A rich China not threat to world, Bill Gates says
MIAMI (Reuters) - China's growing wealth is good for the world, and there will come a time when the influence of the United States shrinks to the level of its share of the world population, Microsoft co-founder Bill Gates said on Friday.
Asked at a meeting of the Inter-American Development Bank in Miami whether he regarded China's growing influence in Latin America as a threat, Gates, one of the world's richest people, said not at all.
"The fact that China is getting rich is overall a very good thing. The fact that more minds are getting educated is huge. If you care about the human condition, really then a richer China is better," Gates told a seminar on corporate philanthropy.
"If you think of this theme of relative power, you're just into 'My country is the most powerful,' then you're going to have to be nostalgic and think back to 1947," he said, saying that was when U.S. military and economic power peaked.
Microsoft does not break out sales to China, but demand in emerging markets like China represent a fast-growing part of its $51 billion in annual revenue. Improvements in fighting piracy in China have contributed to revenue growth in its Windows operating system business.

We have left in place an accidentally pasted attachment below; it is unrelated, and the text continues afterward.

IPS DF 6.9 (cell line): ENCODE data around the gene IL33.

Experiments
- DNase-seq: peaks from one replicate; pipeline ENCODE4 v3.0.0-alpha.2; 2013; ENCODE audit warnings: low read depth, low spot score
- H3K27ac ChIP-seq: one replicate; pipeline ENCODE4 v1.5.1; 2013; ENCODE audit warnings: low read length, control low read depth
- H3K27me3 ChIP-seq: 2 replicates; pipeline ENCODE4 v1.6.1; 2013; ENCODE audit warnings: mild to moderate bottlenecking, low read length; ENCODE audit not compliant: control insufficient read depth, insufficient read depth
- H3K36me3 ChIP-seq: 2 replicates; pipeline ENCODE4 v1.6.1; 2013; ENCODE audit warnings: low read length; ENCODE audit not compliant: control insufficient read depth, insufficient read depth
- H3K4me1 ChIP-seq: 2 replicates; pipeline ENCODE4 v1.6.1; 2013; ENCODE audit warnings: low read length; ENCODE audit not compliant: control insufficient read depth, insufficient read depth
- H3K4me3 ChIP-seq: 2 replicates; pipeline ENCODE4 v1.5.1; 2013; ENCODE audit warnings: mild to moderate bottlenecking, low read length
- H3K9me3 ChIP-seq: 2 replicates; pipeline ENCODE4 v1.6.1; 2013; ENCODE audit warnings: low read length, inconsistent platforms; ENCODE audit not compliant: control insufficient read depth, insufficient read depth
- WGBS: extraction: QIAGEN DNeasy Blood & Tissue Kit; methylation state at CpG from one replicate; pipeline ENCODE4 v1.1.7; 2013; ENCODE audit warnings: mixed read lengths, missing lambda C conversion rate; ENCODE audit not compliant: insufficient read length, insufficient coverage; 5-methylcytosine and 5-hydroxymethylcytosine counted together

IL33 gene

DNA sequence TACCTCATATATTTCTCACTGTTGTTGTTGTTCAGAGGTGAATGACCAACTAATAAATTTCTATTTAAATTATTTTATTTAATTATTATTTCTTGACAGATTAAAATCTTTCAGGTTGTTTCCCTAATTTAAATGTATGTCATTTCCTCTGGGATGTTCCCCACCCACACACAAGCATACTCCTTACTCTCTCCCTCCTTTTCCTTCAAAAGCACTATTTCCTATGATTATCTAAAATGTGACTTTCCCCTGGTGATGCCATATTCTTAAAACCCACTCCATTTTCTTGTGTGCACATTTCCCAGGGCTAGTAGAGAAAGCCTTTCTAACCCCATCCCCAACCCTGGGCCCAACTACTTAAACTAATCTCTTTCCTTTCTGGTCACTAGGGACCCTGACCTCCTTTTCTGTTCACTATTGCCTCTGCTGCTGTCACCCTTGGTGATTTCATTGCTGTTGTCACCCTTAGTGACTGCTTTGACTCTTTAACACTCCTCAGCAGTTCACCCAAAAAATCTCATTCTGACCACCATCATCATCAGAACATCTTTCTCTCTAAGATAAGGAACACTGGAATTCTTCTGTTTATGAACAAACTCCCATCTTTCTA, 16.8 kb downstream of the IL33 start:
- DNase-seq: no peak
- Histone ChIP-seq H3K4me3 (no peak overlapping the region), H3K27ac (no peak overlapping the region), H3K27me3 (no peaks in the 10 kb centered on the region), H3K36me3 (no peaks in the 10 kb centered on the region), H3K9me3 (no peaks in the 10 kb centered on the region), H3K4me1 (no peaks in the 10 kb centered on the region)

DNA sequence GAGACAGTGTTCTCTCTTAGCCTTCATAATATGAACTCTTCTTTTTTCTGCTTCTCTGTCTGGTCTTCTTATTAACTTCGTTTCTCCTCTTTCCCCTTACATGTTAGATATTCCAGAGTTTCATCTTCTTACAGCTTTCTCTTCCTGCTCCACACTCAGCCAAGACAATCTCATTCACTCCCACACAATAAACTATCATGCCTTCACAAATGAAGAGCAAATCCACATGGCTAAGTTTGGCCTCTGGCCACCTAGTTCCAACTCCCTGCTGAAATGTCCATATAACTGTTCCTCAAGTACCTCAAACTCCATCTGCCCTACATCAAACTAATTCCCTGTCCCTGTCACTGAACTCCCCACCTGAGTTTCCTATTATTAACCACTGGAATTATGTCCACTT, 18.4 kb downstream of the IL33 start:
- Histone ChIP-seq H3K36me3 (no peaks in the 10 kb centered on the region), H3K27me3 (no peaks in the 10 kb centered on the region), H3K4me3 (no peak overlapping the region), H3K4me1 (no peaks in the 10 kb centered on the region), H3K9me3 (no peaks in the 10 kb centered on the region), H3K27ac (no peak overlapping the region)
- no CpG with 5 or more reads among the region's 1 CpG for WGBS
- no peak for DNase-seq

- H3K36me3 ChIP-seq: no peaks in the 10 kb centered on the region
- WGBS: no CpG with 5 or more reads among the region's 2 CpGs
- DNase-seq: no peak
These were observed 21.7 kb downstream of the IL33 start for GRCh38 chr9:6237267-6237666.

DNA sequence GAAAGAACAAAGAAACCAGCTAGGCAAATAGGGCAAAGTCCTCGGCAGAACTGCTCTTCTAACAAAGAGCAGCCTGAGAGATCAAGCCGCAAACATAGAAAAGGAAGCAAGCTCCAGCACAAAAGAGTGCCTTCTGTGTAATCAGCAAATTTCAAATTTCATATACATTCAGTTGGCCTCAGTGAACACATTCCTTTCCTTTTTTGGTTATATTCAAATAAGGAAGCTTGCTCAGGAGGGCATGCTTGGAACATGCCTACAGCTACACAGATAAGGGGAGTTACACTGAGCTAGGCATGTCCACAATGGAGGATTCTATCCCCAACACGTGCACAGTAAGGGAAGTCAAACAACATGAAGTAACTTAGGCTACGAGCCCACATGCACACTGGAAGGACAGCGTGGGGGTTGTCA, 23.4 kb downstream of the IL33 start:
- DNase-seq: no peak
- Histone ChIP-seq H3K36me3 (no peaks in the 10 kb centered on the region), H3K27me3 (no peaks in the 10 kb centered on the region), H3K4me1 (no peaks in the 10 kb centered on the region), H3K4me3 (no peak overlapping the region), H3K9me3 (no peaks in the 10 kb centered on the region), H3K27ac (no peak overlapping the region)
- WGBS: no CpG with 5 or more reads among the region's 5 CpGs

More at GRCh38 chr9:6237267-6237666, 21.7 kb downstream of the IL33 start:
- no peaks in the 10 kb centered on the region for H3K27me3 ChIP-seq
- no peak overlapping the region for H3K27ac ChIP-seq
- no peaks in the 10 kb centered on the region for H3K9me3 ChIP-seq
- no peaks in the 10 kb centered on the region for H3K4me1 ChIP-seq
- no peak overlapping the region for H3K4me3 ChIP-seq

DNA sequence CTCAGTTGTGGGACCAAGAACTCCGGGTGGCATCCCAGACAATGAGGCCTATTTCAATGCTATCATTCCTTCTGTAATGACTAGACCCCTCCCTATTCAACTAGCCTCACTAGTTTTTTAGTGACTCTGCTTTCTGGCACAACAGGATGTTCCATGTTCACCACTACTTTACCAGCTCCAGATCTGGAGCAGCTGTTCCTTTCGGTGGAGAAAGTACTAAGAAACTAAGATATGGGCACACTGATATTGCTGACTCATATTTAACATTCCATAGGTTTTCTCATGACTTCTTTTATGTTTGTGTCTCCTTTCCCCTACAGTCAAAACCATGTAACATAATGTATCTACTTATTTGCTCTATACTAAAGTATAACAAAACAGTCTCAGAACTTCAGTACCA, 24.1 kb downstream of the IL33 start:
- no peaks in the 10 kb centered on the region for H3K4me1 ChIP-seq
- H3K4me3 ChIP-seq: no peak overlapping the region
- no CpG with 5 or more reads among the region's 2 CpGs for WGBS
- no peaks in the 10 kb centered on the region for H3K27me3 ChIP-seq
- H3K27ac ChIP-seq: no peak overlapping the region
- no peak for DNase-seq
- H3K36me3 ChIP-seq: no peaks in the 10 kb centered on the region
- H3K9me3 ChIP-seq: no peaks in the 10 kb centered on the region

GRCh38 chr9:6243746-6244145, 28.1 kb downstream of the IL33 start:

China, its booming economy hungry for raw commodities, has poured money into Latin America in recent years to get a slice of the region's large mining and agricultural sectors.
The growing Chinese presence in an area the United States traditionally viewed as its backyard has awakened some concerns among U.S. military officials.
China's accelerating military spending in particular has caught the eye of the Pentagon and its increasing role as a holder of U.S. debt and its huge share of U.S. imports has also prompted some hand-wringing among U.S. conservatives.
Gates, who in June will leave behind his executive responsibilities at Microsoft to dedicate himself full-time to the charitable activities of the Gates Foundation, said economic and social advances in the rest of the world would inevitably erode U.S. predominance.
"The fact is the United States is 5 percent of the world's people. At some point we are going to have 5 percent of the world's influence and that's OK," he said.
(Reporting by Michael Christie, Editing by Philip Barbara)
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